'Leader in Me' focus for families

Richland students shared the ‘Leader in Me’ process at a breakfast event for school families.
Posted on 02/21/2020
Richland students on stage share what the "Leader in Me" process means to them.

By Gary Weckselblatt

Approximately 150 parents and students attended Friday morning’s first Leader in Me breakfast at Richland Elementary School.

“This has been a wonderful event for our students and families,” Richland Principal Nicole Zuerblis said. “I’m so proud of how our students shared the ways everyone can use the ‘7 Habits’ at home.”

Richland students, along with their peers at Neidig, are the Quakertown Community School District’s two Leader in Me schools. Students learn leadership principles through the Leader in Me process, which is based on the work of Stephen Covey's 7 Habits of Highly Effective People. The Leader in Me is an elementary version of this work.

It teaches 21st-century leadership and life skills to students, and creates a culture of student empowerment based on the idea that every child can be a leader. That idea is taught within the QCSD curriculum, and students learn about responsibility, creativity, ownership of learning, goal setting, self-awareness, initiative, communication, integrity, and teamwork. These skills represent the heart of QCSD's mission to create College and Career Ready students.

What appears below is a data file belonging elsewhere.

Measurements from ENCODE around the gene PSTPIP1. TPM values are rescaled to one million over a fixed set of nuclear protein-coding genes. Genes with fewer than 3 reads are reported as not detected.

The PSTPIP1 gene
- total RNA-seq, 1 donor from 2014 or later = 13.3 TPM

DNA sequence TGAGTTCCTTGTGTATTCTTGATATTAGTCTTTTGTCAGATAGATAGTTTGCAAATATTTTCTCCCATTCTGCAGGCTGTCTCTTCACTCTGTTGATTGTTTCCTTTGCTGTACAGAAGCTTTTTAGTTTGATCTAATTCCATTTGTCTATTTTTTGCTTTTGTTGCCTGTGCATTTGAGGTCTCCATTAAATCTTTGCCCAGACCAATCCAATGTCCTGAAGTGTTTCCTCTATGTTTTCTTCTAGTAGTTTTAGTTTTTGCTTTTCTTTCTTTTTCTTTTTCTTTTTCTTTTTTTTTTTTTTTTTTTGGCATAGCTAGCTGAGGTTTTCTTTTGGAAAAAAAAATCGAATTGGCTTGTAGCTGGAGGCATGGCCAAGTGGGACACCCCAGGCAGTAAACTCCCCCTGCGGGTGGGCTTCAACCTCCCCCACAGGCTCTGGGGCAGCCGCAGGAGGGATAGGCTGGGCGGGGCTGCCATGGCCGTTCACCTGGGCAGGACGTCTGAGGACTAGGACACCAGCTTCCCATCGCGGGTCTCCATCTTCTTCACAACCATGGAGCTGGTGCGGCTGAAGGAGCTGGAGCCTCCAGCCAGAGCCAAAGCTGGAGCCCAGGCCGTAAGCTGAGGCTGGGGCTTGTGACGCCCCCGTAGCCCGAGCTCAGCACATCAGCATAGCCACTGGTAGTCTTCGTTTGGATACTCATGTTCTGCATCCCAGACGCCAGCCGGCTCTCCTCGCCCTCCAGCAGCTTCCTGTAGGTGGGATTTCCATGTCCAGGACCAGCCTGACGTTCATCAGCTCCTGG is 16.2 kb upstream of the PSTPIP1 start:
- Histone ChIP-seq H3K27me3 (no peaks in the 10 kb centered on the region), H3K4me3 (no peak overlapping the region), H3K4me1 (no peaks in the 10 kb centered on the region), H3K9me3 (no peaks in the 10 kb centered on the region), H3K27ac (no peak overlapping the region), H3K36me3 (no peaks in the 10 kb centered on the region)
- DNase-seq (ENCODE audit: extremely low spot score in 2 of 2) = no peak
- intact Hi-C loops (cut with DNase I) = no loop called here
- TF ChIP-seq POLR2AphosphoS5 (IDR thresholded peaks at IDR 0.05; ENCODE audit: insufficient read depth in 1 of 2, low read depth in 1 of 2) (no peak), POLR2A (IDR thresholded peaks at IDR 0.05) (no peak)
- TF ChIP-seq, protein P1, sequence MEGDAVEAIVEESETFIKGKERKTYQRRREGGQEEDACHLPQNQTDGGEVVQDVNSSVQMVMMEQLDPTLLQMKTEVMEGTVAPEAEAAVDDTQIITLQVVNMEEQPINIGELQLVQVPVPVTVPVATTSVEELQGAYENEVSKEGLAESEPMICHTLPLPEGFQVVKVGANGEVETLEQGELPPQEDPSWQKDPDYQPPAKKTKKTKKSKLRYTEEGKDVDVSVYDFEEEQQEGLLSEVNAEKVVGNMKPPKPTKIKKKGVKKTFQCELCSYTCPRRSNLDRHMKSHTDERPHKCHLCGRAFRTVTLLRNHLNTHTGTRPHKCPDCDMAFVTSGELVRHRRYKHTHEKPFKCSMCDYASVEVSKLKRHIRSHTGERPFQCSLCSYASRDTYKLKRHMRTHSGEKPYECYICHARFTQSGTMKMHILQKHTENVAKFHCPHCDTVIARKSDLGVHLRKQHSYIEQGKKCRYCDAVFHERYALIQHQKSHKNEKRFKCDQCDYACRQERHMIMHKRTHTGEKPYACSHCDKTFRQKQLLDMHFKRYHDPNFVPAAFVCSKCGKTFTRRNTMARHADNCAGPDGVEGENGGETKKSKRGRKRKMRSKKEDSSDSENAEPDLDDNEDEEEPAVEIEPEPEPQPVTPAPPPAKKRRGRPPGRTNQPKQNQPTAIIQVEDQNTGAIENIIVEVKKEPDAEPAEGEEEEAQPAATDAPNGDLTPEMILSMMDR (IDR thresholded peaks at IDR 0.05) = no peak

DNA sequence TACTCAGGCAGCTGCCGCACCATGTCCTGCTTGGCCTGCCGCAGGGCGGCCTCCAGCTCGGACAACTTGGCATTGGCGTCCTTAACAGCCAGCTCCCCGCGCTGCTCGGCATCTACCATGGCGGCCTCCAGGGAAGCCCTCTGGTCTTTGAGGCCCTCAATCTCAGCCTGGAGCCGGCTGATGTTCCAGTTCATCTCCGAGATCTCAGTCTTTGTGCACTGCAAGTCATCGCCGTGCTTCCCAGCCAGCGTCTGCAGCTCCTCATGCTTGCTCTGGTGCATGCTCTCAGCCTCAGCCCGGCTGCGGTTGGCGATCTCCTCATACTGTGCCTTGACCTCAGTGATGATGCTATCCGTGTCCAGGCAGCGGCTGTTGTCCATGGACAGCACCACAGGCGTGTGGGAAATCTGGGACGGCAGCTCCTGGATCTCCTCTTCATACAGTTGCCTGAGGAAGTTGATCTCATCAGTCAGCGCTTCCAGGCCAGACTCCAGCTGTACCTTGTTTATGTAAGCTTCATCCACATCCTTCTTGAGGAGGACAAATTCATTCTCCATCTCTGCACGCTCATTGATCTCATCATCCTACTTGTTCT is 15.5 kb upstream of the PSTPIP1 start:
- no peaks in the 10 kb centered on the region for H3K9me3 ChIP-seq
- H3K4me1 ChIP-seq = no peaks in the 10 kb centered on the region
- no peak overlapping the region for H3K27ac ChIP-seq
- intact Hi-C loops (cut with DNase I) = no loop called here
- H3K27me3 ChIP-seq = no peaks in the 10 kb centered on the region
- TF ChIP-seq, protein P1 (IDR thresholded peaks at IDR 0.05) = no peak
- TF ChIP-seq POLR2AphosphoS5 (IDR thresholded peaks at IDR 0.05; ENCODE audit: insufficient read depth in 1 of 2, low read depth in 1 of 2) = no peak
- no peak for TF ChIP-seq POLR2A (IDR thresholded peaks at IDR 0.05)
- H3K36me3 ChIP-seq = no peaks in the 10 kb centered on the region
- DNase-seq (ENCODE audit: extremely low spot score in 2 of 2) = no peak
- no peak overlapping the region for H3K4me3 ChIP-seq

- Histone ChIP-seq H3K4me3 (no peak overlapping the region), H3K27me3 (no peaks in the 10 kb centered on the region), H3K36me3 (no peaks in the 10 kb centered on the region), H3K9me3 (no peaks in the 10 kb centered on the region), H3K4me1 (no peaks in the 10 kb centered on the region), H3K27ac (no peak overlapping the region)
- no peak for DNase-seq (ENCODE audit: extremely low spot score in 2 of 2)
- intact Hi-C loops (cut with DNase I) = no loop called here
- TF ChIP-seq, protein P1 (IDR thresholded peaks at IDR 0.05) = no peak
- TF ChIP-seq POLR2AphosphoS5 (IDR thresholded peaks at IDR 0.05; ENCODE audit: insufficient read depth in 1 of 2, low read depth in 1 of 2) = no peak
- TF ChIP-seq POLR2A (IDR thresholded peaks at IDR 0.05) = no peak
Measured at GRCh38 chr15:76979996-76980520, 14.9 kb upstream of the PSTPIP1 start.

The 7 Habits of successful families are:

  • You’re Proactive-You say, “I can do it.”
  • You Begin With the End in Mind-You identify your values and have a Family Mission Statement.
  • You Put First Things First-You do what’s best for you and your family first.
  • You Think Win-Win-You think everyone can win in your relationships.
  • You Seek First to Understand, Then to Be Understood-You listen first and talk second.
  • You Synergize-You celebrate differences and work together as a team.
  • You Sharpen the Saw-You make the time to care for yourself and your family.

Mrs. Zuerblis said the goal of the event was to inspire and explain how the 7 Habits can be used at home. Families were given leadership tickets, similar to the ones at school that students receive for displaying the habits. When you accumulate enough tickets, you spin a wheel to determine your recognition. The highlight is lunch with the principal!

Gary Weckselblatt, QCSD Director of Communications, writes about the people and the programs that impact the Quakertown Community School District. He can be reached at 215-529-2028 or gweckselblatt@qcsd.org.

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